./3 That train was filmed 19 May, 1944. The last train from Westerbork left 15 September, 1944. Anne Frank and het family were in that train.

There is much mor to tell about this, but let's just stop here. The similarity to what happens in the US these days is obvious.
6:21 am

./4 correction that was Sept. 13
6:46 am

Phil, US history is a bit different. In 2016 a moderate, centrist Democrat lost to Mr. Trump.
6:49 am

Mr O, Thank you for the history reminders. I had family in France, Germany, and Poland. Those who had not immigrated to the United States perished. Some who had immigrated returned and fought. I had the privilege of getting to know some of my ancestors who fought in WWI and others who fought in WWII, heroes.
7:03 am

Easy puzzle, but I allowed myself to become distracted and made a simple mistake... second time through was very easy.
8:27 am

8:33 am

9:44 am

Probably a lot of The Other are hiding in attics and basements this weekend. Perhaps some young girl will keep a diary...
10:54 am

It's not as if the raids this weekend are anything new, btw. They're getting more publicity these days, but ICE (and before ICE was formed, Immigration) raids, looking for people who are here without current papers, have ben a thing for literally as long as I can remember, during any administration.

10:57 am

Samantha Joy - re: debating the meaning of concentration camps. I think it's historically very important. As my mother was in a nazi POW camp & my father in a Siberian labor camp, they were more than knowledgeable about the differences between the camps. The important thing to remember here is that, in no time in it's history, did Poland ever have either death camps or (as we define the word today) concentration camps. To the people in those camps, those 2 words, in WWII Europe, were equivalent, they meant the same thing - a concentration camp was a death camp & vice versa. They meant the same thing - you went to a concentration camp, you likely expected to die. The same was less true for refugee camps (I have a friend whose parents met in one & he was born there - is a a retired professor of English who regularly travels and talks about his experiences, also a poet), POW camps. Yet more true for Siberian labor camps & gulags. Those prisoners, for the most part, simply starved & froze to death. To those survivors, these difference remain very important, because the words immediately convey the level of suffering a person experienced.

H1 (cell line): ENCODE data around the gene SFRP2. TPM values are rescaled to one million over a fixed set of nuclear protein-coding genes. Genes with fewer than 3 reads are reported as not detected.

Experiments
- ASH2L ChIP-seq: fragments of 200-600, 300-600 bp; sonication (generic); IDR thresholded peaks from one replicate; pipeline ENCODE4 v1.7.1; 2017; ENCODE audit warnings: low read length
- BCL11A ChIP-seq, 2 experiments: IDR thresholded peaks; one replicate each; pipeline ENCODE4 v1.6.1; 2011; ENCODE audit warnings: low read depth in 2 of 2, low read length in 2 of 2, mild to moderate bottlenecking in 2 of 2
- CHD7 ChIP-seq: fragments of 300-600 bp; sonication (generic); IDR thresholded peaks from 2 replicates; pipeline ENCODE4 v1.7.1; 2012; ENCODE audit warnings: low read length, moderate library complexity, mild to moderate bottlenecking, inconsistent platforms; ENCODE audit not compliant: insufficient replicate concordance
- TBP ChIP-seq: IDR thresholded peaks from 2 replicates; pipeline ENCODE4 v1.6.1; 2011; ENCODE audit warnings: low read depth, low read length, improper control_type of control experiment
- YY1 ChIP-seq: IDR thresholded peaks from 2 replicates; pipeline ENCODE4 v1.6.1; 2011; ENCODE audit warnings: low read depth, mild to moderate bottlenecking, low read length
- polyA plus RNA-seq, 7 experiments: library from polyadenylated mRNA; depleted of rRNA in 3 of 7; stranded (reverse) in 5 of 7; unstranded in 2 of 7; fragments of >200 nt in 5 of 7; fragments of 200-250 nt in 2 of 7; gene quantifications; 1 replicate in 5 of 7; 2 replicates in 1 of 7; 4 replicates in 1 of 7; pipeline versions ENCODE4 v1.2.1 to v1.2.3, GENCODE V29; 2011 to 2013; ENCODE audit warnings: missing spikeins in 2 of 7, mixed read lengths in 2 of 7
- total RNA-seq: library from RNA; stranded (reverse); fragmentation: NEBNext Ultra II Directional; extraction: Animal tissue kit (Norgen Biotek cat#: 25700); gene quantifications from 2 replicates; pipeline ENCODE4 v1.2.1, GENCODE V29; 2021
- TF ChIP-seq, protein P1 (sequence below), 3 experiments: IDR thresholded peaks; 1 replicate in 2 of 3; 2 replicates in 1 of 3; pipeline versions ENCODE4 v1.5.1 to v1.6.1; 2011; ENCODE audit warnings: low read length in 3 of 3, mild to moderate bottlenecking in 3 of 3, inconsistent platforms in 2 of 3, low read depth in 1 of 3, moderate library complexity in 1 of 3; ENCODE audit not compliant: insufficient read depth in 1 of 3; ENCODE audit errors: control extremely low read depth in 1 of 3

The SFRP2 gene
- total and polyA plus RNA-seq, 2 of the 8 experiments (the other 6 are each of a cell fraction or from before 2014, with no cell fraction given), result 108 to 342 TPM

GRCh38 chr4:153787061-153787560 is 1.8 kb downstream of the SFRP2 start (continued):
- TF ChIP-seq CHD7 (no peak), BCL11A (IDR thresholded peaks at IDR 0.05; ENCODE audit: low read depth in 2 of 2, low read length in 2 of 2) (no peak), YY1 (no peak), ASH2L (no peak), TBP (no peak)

11:02 am

Are you distinguishing between Poland and German-occupied Poland? Because not to put too fine a point on it, but Auschwitz was in Poland.
11:10 am

SJ - excuse me? Poland did not build Auschwitz or any of the other camps in Poland during WWII. Well, that's not true - Polish workers built them under the nazi whip. In case you were not aware, Poland was a, relatively speaking, peaceful country, which fell very quickly for lack of resources, or AID, to the nazis. Your fine point is a slap in the face & fyi, in Poland today, you would be charged with a crime for the inference of your fine point - THERE WERE NO SUCH THINGS AS POLISH CONCENTRATION CAMPS. There is literally a law aimed at erasing that idea. You would be put on trial for 'your fine point.' That's how seriously they take this kind of misinformation. There was a Polish government-in-exile, and they quite certainly did not order any camps to be built. Are you just forgetting that Poland was the major victim of WWII? I'm rather shocked that's what you focused on amid everything I wrote.
11:18 am

I'm not saying that they were Polish-built; I'm questioning the terms you're using. Saying that "Poland never had [x] camps" means to most people, I think, that there were none in Poland; that was my original take, and when I asked my husband, that was his immediate interpretation.

It's not even a fine point; we both had to sit and think to figure out that you (probably) meant that Poland didn't actively build them, rather than that they weren't in Poland.

So, and this is an honest suggestion aimed at easing possible confusions, if I were you I'd rephrase that slightly in the future for clarity.
11:20 am

As to the differences between camps, yes, I believe I understand you. But Germany doesn't have a monopoly on the term; America had concentration camps at the same time, where we rounded up Japanese citizens. Conditions were certainly better in those camps than in the German ones, but they were both concentration camps.
11:32 am